Final Tony Admin Decisions Leave Some Scratching Their Heads

Ahead of tomorrow's Tony nominations, a look back at what happened last week.

By: May. 01, 2023
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Final Tony Admin Decisions Leave Some Scratching Their Heads

Tomorrow is the big day--the Tony nominations. That means last week brought us the last eligibility decisions. Let's peek behind the curtain at some of the main things we learned.

First, the score for NEW YORK, NEW YORK was deemed ineligible for Best Score, presumably because the Administration Committee did not feel enough of the songs were new. There is not a hard-and-fast rule about how much music has to be new in order to qualify for the Best Score award, but the general guideline followed has been that the original content has to be over 50% of the score featured in the show. This rule was analyzed in 2003 when URBAN COWBOY was originally deemed not eligible in the category, but then the Administration Committee reversed course when it was pointed out that Jason Robert Brown in fact wrote over 50% of the songs featured in the musical. Now, most consider material "new" if it has never been commercially released. But on the Tony questionnaire, the production must give a percentage of material "written for this Production." NEW YORK, NEW YORK may have an argument that the majority of songs in it are "new," as in were not previously commercially available, but they do not have a good faith argument that a majority of songs were "written for this Production" because so many of the songs are trunk songs. This "written for this Production" analysis is an odd way to approach the question because in most cases you will never know how many songs were trunk songs--composers insert old, unreleased material in shows all the time. But the wording of the questionnaire is what it is.

Second, Liza Colón-Zayas is Tony eligible for her performance in BETWEEN RIVERSIDE AND CRAZY, but questions still remain. As previously reported, a Tony rule would indicate that nominators that did not see Colón-Zayas must recuse themselves. I asked a Tony spokesperson to confirm whether the rule's plain language applied and whether any exception was being made to the rule. No response on that. I also asked if the nominators who did not see her performance did indeed recuse themselves. (Emily Altman, Kathleen Chalfant, Kristoffer Diaz, Michael R. Jackson and Tracey Scott Wilson have recused themselves since I reported on the Tony nominators, bringing the list down to 40.) A source has informed me that nominators that missed Colón-Zayas remain on the current nominator list, but a Tony spokesperson said she had "no insight" into whether that was true.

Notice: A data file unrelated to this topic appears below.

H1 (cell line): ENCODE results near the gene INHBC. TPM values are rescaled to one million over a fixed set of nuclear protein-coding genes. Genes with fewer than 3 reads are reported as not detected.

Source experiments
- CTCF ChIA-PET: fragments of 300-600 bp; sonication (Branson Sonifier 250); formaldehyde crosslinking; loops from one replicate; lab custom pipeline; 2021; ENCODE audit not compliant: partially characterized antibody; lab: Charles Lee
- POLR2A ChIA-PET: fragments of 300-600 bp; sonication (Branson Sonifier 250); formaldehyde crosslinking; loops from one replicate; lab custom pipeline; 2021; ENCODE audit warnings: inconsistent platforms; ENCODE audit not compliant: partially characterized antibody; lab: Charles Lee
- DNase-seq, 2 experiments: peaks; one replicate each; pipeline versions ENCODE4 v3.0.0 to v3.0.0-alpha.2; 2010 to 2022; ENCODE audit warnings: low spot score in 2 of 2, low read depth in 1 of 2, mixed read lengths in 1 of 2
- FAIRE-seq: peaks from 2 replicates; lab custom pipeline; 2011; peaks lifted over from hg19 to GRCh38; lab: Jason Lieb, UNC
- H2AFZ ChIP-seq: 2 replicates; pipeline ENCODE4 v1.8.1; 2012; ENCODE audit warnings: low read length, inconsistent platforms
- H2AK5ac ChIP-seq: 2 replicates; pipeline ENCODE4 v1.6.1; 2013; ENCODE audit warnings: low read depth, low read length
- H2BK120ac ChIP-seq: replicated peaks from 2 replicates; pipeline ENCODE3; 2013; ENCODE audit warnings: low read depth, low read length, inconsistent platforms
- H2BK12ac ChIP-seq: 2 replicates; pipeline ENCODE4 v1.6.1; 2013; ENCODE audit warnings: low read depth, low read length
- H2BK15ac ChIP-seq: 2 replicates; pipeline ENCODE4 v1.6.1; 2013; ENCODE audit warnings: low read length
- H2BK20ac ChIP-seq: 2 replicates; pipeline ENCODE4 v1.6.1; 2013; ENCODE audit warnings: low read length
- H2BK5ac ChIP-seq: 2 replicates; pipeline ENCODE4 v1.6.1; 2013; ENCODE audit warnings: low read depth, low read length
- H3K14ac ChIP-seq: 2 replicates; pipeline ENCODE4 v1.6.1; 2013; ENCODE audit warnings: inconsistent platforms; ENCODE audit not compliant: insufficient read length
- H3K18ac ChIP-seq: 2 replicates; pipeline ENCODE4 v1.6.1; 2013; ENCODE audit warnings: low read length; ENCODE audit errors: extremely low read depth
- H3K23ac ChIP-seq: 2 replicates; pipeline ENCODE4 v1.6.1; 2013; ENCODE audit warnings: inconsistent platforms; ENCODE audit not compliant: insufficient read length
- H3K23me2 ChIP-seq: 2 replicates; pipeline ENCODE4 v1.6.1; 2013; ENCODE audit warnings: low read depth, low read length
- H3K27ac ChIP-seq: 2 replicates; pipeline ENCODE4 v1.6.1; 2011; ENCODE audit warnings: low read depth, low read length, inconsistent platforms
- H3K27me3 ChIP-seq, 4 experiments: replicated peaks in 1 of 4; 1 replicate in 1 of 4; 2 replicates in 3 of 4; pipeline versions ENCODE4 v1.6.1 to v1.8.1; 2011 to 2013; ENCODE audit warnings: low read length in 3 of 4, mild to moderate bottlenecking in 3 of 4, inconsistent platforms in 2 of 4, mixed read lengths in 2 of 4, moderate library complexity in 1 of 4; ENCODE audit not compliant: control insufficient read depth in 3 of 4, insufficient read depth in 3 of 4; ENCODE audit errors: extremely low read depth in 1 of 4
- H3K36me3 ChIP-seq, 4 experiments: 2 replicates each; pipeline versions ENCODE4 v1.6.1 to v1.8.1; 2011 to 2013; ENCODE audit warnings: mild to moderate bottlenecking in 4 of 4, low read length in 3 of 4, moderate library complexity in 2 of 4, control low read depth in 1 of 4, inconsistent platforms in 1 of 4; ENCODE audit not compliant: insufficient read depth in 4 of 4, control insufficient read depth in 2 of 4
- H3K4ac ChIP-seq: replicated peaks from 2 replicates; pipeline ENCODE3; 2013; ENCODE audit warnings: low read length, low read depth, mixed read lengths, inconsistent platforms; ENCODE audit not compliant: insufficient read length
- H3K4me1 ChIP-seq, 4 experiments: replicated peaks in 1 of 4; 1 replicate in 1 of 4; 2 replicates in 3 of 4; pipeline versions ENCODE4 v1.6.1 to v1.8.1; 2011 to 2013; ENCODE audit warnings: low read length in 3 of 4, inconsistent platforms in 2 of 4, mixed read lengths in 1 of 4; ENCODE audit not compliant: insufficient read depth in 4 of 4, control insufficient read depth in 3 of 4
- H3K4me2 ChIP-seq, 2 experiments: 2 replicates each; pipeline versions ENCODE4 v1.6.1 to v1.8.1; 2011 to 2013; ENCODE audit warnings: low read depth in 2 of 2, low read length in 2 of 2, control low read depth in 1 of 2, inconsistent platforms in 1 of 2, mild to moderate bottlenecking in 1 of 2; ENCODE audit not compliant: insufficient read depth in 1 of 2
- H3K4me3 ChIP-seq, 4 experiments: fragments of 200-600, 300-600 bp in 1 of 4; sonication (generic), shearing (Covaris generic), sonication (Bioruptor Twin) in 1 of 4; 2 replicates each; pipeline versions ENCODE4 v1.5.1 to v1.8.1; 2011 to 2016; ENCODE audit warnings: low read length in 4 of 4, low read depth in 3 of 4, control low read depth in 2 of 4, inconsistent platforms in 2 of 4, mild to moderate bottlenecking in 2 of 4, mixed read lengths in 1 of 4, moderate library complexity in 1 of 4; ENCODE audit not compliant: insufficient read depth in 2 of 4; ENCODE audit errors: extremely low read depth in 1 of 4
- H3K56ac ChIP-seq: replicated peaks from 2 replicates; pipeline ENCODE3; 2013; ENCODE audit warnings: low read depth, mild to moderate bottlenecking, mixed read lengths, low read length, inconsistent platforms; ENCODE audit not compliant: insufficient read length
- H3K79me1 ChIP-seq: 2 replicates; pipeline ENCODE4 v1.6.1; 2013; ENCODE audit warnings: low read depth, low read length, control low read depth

Third, if this season has proven anything, it's that the phrase "opening night" no longer has any meaning. INTO THE WOODS changed its opening date for Tony purposes months after critics had come. And now THE SIGN IN SIDNEY BRUSTEIN'S WINDOW technically "opened" before the cutoff, but that opening did not include inviting critics, it just included saying it was opening night (which is all that is required under the rules).

Fourth, the Tony Administration folks clearly don't want to give any additional special Tonys to puppet creators. In 2011, Handspring Puppet Company got one for WAR HORSE. In 2019, Sonny Tilders got one for KING KONG. What are LIFE OF PI puppet designers Nick Barnes and Finn Caldwell getting for their amazing work? A possible joint Tony nomination for Best Costume Design of a Play with actual costume designer Tim Hatley. No one in the general public had previously thought of puppets as costumes, but that was the Administration Committee's call.

Fifth, the PARADE orchestrations are not Tony-eligible. The great Don Sebesky, who sadly passed away over the weekend, orchestrated the original PARADE. The revival has both Sebesky and Jason Robert Brown credited with orchestrations, but the differences were not enough for eligibility.

A decision more important than any of these is on the horizon. If the Writers Guild of America strikes, that strike's impact on the Tony Awards will be dramatic. But, meanwhile, the nominations are what is on everyone's mind.



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